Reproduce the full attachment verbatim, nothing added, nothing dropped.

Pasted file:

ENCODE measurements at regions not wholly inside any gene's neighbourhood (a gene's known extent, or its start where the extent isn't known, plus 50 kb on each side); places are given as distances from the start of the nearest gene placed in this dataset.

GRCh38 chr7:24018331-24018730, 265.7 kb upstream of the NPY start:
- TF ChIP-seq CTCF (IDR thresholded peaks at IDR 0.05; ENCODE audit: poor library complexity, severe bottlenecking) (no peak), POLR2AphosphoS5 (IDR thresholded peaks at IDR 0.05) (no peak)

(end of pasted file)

ENCODE measurements at regions not wholly inside any gene's neighbourhood (a gene's known extent, or its start where the extent isn't known, plus 50 kb on each side); places are given as distances from the start of the nearest gene placed in this dataset.

GRCh38 chr7:24018331-24018730, 265.7 kb upstream of the NPY start:
- TF ChIP-seq CTCF (IDR thresholded peaks at IDR 0.05; ENCODE audit: poor library complexity, severe bottlenecking) (no peak), POLR2AphosphoS5 (IDR thresholded peaks at IDR 0.05) (no peak)